Goals are wonderful things.
The type of goals that would make the faces of my former lecturers shine – Specific. Measurable. Attainable. Relevant. Time-bound goals.
Well-designed SMART goals offer clear direction and purpose and provide a framework that enables you to move in a timely, progressive fashion toward the end zone. They work remarkably well in corporate life, where the delegation of responsibility is possible and employees are easily replaced on a ‘sick day’.
In fact, if your life trends toward predictability and dramatic shifts are as frequent as a blue moon, SMART goals should serve you well.
I knew such a life once – right up until my early 20s – and then life began. In verity.
I could tell you of the normal workday, where I started out feeling ‘chipper’ and then spent the night being poked, prodded and subsequently shipped off to remove an inflamed appendix. Two weeks of sick leave meant anything time-bound flew out the window (except that I got sick of the sick leave after a few days and returned to work).
Or I could recount the story of the day when chest pain and dizzy spells led to oodles of tests and an echocardiogram that showed a congenital malformation. (Note to self: Remove everything from ‘bucket list’ that requires excellent cardiovascular health) No scaling Mount Everest for me, since that is no longer attainable and, therefore, no longer relevant.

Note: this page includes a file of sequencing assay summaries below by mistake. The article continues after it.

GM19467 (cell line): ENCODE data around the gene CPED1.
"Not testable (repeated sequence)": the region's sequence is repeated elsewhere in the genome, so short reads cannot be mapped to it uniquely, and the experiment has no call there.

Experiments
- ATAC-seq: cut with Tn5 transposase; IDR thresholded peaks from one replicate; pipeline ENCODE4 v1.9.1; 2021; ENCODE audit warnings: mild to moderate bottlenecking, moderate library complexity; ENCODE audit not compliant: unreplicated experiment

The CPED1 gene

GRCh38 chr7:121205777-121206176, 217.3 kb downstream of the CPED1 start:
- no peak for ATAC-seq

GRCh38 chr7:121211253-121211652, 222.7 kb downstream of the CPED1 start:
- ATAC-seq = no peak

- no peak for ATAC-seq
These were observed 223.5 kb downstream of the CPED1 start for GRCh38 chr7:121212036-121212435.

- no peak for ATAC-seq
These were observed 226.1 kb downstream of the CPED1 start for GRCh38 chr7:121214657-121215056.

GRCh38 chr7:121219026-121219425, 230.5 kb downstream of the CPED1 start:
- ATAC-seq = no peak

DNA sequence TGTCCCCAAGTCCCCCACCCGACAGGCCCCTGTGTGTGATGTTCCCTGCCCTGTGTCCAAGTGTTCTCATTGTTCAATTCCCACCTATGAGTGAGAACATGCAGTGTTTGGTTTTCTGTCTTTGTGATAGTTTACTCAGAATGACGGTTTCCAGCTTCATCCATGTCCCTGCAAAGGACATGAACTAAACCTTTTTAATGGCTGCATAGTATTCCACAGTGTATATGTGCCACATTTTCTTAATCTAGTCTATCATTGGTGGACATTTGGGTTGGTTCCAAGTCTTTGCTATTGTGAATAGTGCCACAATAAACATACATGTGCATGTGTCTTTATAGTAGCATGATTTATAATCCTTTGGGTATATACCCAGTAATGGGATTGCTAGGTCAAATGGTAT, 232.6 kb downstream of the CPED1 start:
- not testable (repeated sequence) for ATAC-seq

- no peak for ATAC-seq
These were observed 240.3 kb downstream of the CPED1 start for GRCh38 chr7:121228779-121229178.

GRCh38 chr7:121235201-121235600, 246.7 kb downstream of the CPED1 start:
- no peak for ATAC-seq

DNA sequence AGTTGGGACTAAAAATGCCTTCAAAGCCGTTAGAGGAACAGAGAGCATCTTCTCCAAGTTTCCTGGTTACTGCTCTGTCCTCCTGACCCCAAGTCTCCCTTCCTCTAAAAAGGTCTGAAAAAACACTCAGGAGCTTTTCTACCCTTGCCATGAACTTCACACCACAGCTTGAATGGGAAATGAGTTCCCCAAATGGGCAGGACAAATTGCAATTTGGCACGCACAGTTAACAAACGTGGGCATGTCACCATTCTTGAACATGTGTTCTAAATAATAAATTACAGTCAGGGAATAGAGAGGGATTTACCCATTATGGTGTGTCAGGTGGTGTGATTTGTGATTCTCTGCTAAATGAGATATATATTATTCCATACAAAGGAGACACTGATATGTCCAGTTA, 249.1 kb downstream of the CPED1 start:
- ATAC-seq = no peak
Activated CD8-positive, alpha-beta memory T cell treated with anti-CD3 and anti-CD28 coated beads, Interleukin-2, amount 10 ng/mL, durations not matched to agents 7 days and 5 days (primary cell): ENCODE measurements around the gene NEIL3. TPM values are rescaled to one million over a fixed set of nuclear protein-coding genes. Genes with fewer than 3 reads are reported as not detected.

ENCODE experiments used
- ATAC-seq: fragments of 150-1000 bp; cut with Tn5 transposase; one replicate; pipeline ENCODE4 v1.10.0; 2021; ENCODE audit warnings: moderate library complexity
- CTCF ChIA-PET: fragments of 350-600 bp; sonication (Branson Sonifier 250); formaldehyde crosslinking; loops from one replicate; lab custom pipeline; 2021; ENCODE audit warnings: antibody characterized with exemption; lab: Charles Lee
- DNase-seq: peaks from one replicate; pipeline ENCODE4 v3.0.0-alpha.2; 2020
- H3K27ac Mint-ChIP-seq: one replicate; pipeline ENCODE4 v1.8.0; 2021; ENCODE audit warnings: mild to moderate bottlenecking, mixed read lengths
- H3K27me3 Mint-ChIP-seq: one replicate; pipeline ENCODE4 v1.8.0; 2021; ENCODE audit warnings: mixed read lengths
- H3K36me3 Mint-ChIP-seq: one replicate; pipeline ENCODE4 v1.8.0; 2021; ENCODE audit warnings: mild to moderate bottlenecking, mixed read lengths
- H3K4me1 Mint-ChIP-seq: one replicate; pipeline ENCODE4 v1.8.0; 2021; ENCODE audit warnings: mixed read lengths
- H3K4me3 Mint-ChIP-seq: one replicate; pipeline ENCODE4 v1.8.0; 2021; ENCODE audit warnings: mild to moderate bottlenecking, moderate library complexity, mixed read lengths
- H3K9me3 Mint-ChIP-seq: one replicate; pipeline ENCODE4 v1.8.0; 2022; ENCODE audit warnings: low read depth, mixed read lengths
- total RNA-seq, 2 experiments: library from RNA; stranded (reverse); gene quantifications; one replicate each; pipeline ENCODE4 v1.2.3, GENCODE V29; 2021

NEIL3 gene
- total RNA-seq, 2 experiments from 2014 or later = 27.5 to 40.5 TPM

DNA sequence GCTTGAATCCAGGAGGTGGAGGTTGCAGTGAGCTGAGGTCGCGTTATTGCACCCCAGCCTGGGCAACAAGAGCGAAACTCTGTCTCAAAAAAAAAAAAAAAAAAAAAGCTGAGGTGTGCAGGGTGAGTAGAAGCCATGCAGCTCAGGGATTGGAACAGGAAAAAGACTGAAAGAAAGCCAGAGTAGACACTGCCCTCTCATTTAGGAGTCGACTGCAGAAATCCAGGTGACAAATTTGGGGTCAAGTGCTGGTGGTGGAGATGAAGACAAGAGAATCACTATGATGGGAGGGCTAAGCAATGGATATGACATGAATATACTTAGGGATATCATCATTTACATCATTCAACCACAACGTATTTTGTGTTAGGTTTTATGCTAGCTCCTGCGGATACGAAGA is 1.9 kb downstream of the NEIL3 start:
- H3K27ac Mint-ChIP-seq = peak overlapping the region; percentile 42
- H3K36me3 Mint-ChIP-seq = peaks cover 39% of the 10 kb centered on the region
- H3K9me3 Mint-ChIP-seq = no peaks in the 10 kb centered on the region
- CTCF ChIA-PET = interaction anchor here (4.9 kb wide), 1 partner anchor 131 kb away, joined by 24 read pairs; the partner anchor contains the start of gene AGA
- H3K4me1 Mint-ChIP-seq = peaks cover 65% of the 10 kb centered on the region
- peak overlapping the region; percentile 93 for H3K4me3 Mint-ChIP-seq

Or we could skip a few, and talk about how I came to the end of a healthy pregnancy with a delivery that began with active labour and ended with a Caesarean section, because the tiny ‘associate’ on the inside was high on whatever medication the ‘experts’ had given me, and did not understand the urgency with which he need to vacate the empty pool.
Then again, maybe I will just tell about how I was hit hard and laid low by a bug right after I signed up and committed to type 500 words every day for 31 days in the 500 Words Challenge, hosted by Jeff Goins. Today is Day 3, and I am sitting here with my brain in a fog, feeling very ‘un-smart’. Go figure.
In a perfect world, SMART goals would be well-nigh foolproof but – alas – I do not reside in a perfect world, nor do I have the perfect immune system. The ultimate control of the future is out of my hands, and I am learning to be okay with that.
Am I suggesting that goal-setting is a useless exercise? Of course not.
Goal-setting sharpens the mind by challenging us to test boundaries, explore new possibilities and re-think options. It asks us to think of more efficient ways in which to accomplish goals and encourages us to move beyond living merely for the present to our impact on the future.
So, those 500 words. They may not have been attainable on Monday or Tuesday. They were not attainable on Wednesday morning, but on Wednesday afternoon?
On Wednesday afternoon, I see a light.
At the end of the tunnel.